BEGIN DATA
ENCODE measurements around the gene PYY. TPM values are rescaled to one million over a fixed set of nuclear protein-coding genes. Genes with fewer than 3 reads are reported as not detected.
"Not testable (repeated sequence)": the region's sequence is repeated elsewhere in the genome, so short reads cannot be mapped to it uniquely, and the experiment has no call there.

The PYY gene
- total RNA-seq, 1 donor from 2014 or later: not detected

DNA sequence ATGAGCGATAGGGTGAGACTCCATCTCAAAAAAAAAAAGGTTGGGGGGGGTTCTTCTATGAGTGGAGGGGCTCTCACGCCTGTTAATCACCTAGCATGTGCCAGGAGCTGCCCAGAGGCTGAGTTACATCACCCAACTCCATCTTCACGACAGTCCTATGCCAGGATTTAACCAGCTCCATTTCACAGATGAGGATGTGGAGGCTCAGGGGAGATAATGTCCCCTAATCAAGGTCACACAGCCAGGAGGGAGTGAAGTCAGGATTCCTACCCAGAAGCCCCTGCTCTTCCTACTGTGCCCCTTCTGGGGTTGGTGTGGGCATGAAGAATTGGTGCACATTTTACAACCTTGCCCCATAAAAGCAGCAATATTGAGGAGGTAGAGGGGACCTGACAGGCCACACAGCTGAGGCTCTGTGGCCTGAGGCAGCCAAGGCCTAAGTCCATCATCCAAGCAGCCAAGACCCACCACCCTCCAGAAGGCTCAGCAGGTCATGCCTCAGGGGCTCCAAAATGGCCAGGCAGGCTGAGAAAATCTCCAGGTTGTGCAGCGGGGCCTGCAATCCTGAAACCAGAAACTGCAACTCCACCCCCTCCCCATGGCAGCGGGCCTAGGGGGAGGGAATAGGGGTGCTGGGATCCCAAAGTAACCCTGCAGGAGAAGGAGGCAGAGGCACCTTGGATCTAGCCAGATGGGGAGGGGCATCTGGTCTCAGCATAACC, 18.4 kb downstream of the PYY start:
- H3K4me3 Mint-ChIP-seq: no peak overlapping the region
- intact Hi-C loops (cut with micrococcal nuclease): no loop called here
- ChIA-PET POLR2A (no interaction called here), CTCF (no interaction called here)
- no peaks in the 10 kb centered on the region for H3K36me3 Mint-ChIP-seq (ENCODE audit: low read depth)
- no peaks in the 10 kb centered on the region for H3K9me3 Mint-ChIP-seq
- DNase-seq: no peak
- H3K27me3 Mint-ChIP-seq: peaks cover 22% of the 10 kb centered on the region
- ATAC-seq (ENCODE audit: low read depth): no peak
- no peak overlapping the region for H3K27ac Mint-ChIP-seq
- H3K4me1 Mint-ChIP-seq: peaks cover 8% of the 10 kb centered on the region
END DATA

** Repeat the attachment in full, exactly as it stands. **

ENCODE measurements around the gene PYY. TPM values are rescaled to one million over a fixed set of nuclear protein-coding genes. Genes with fewer than 3 reads are reported as not detected.
"Not testable (repeated sequence)": the region's sequence is repeated elsewhere in the genome, so short reads cannot be mapped to it uniquely, and the experiment has no call there.

The PYY gene
- total RNA-seq, 1 donor from 2014 or later: not detected

DNA sequence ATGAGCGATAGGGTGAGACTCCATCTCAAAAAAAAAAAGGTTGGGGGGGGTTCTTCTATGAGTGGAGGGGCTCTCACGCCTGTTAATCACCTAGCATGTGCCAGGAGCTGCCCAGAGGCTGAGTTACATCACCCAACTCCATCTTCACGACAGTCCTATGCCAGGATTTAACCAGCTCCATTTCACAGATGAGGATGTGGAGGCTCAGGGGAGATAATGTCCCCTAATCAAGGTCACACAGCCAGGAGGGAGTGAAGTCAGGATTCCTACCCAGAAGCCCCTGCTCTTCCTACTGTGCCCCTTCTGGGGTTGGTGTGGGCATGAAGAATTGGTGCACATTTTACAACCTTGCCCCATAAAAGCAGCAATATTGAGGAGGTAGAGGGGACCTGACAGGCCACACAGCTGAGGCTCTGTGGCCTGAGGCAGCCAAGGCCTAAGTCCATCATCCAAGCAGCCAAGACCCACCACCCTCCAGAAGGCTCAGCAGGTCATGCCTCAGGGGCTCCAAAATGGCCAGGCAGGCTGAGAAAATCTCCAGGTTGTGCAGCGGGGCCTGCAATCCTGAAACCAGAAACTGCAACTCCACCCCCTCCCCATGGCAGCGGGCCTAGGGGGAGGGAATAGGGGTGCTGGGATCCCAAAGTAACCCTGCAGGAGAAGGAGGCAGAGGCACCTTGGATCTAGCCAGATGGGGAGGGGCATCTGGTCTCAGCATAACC, 18.4 kb downstream of the PYY start:
- H3K4me3 Mint-ChIP-seq: no peak overlapping the region
- intact Hi-C loops (cut with micrococcal nuclease): no loop called here
- ChIA-PET POLR2A (no interaction called here), CTCF (no interaction called here)
- no peaks in the 10 kb centered on the region for H3K36me3 Mint-ChIP-seq (ENCODE audit: low read depth)
- no peaks in the 10 kb centered on the region for H3K9me3 Mint-ChIP-seq
- DNase-seq: no peak
- H3K27me3 Mint-ChIP-seq: peaks cover 22% of the 10 kb centered on the region
- ATAC-seq (ENCODE audit: low read depth): no peak
- no peak overlapping the region for H3K27ac Mint-ChIP-seq
- H3K4me1 Mint-ChIP-seq: peaks cover 8% of the 10 kb centered on the region